Sunday, 13 March 2011

Cronyism writ large?

If Scotland on Sunday's main article on the SNP's weekend get-together is to be afforded credence then the most significant part of Alex Salmond's speech was his commitment to no compulsory redundancies across the public sector, this encompassing not just mainstream local and central government, but also extending to schools, colleges and the health service. And the quangocracy as well, presumably.

Elsewhere in his speech, Mr Salmond lambasted Labour's "crony state, where helping out your pals came before helping the poor. Where a party card was a passport to the cushiest numbers."

But doesn't Mr Salmond's preoccupation with job security in the public sector smack of a kind of Labour cronyism writ large? Of course, in other contexts such a commitment to a specific interest group might be termed an electoral bribe, but this looks just too much like low-level cronyism on a grand scale, particularly when compared with the majority who have to tough it out in the private sector.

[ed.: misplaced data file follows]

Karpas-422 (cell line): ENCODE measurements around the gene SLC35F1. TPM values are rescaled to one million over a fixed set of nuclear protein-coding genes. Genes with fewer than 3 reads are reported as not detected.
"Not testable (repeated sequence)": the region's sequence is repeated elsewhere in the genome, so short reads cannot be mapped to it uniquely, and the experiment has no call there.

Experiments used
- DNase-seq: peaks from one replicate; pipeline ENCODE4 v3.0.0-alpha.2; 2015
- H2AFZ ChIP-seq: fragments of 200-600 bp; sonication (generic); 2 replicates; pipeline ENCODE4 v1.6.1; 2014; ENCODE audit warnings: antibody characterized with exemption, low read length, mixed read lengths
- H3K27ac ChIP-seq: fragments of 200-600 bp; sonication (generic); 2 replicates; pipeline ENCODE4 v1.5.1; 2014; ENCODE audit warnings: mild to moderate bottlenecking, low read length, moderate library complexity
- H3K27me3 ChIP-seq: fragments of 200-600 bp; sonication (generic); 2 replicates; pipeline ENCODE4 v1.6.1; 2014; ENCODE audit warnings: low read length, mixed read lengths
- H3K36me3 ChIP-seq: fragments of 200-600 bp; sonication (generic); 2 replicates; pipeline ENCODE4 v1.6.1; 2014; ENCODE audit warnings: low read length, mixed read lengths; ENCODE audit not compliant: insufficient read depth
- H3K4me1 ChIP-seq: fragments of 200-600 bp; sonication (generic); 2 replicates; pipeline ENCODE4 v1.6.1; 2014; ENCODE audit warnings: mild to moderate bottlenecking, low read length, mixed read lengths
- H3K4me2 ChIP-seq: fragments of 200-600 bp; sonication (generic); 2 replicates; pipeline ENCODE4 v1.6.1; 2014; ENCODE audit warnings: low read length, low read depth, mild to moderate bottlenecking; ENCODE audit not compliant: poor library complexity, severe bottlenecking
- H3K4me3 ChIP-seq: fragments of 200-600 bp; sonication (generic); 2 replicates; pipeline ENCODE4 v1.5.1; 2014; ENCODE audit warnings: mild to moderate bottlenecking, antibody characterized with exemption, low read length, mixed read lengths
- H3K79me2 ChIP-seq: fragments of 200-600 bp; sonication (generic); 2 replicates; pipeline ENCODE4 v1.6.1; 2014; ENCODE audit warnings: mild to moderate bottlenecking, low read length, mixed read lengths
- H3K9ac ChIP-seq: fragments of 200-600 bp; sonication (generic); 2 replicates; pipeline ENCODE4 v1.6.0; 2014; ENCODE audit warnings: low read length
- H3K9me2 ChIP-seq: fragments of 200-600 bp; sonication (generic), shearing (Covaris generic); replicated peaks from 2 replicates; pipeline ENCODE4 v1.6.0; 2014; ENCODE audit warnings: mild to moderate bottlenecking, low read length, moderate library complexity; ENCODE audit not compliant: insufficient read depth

And despite my current cynicism about the public sector, I still believe in a strong state and decent working conditions, but this smacks a bit too much of preferential treatment.

Moreover, this also seems a bit too much like Dundee Labour's Holyrood campaign being led by the promise of a Living Wage for public sector workers, which as I said previously might not go down too well with the majority who are more exposed to the 'slings and arrows' of the free market's 'outrageous fortune'.

But, to reiterate the point made in those previous posts, perhaps all this underlines the size of the public sector in Scotland and to that extent its pivotal role in deciding May's election, particularly in view of the likely pitiful turnout overall. In effect the SNP is pitching for the public sector vote and thus trying to 'out-crony' Labour.

But to that extent it's unlikely to endear either Labour or the SNP to the rest of us, and will merely extend the characterisation of the former's 'client state' to the latter, and also help confirm Scotland as a nation over-dependent on the public sector.

And perhaps this also underlines the lack of overarching vision from both parties.

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